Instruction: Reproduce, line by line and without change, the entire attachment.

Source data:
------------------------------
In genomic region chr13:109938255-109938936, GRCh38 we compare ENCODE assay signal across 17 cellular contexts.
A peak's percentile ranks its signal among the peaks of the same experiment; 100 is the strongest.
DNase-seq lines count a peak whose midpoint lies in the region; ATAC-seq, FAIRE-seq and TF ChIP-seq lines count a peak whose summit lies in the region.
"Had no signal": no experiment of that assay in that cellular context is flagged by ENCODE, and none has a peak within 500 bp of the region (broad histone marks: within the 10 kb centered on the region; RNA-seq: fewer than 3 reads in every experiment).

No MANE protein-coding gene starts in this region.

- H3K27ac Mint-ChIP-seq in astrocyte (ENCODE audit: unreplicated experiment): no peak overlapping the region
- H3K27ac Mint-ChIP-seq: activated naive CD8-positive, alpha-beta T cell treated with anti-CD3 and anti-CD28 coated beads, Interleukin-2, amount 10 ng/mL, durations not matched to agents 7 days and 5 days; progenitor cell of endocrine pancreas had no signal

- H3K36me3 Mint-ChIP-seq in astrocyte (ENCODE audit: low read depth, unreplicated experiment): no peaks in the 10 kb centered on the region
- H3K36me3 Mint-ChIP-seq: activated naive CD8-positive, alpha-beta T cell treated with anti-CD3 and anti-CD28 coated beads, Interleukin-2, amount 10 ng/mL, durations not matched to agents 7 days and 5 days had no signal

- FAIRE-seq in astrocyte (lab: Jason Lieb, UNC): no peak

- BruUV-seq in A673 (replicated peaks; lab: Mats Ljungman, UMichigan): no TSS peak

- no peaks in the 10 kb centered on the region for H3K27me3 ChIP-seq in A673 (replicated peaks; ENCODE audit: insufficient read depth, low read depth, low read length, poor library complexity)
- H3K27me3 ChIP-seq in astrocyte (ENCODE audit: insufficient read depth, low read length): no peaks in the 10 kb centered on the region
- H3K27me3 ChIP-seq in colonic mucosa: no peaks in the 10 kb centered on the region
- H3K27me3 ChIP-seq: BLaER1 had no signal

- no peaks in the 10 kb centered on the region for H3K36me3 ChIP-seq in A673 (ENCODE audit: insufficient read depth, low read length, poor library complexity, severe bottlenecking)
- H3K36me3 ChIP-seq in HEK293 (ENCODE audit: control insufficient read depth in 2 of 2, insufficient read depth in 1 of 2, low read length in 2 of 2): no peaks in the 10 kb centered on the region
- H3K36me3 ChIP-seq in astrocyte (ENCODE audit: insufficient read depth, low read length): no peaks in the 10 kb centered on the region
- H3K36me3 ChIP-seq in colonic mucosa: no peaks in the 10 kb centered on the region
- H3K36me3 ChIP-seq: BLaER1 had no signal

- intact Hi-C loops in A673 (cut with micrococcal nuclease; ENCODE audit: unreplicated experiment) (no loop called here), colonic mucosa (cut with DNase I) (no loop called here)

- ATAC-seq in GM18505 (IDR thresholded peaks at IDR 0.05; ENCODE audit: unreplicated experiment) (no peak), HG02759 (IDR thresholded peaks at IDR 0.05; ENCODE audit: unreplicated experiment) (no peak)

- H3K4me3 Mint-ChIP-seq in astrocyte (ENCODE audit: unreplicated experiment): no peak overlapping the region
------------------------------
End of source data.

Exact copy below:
In genomic region chr13:109938255-109938936, GRCh38 we compare ENCODE assay signal across 17 cellular contexts.
A peak's percentile ranks its signal among the peaks of the same experiment; 100 is the strongest.
DNase-seq lines count a peak whose midpoint lies in the region; ATAC-seq, FAIRE-seq and TF ChIP-seq lines count a peak whose summit lies in the region.
"Had no signal": no experiment of that assay in that cellular context is flagged by ENCODE, and none has a peak within 500 bp of the region (broad histone marks: within the 10 kb centered on the region; RNA-seq: fewer than 3 reads in every experiment).

No MANE protein-coding gene starts in this region.

- H3K27ac Mint-ChIP-seq in astrocyte (ENCODE audit: unreplicated experiment): no peak overlapping the region
- H3K27ac Mint-ChIP-seq: activated naive CD8-positive, alpha-beta T cell treated with anti-CD3 and anti-CD28 coated beads, Interleukin-2, amount 10 ng/mL, durations not matched to agents 7 days and 5 days; progenitor cell of endocrine pancreas had no signal

- H3K36me3 Mint-ChIP-seq in astrocyte (ENCODE audit: low read depth, unreplicated experiment): no peaks in the 10 kb centered on the region
- H3K36me3 Mint-ChIP-seq: activated naive CD8-positive, alpha-beta T cell treated with anti-CD3 and anti-CD28 coated beads, Interleukin-2, amount 10 ng/mL, durations not matched to agents 7 days and 5 days had no signal

- FAIRE-seq in astrocyte (lab: Jason Lieb, UNC): no peak

- BruUV-seq in A673 (replicated peaks; lab: Mats Ljungman, UMichigan): no TSS peak

- no peaks in the 10 kb centered on the region for H3K27me3 ChIP-seq in A673 (replicated peaks; ENCODE audit: insufficient read depth, low read depth, low read length, poor library complexity)
- H3K27me3 ChIP-seq in astrocyte (ENCODE audit: insufficient read depth, low read length): no peaks in the 10 kb centered on the region
- H3K27me3 ChIP-seq in colonic mucosa: no peaks in the 10 kb centered on the region
- H3K27me3 ChIP-seq: BLaER1 had no signal

- no peaks in the 10 kb centered on the region for H3K36me3 ChIP-seq in A673 (ENCODE audit: insufficient read depth, low read length, poor library complexity, severe bottlenecking)
- H3K36me3 ChIP-seq in HEK293 (ENCODE audit: control insufficient read depth in 2 of 2, insufficient read depth in 1 of 2, low read length in 2 of 2): no peaks in the 10 kb centered on the region
- H3K36me3 ChIP-seq in astrocyte (ENCODE audit: insufficient read depth, low read length): no peaks in the 10 kb centered on the region
- H3K36me3 ChIP-seq in colonic mucosa: no peaks in the 10 kb centered on the region
- H3K36me3 ChIP-seq: BLaER1 had no signal

- intact Hi-C loops in A673 (cut with micrococcal nuclease; ENCODE audit: unreplicated experiment) (no loop called here), colonic mucosa (cut with DNase I) (no loop called here)

- ATAC-seq in GM18505 (IDR thresholded peaks at IDR 0.05; ENCODE audit: unreplicated experiment) (no peak), HG02759 (IDR thresholded peaks at IDR 0.05; ENCODE audit: unreplicated experiment) (no peak)

- H3K4me3 Mint-ChIP-seq in astrocyte (ENCODE audit: unreplicated experiment): no peak overlapping the region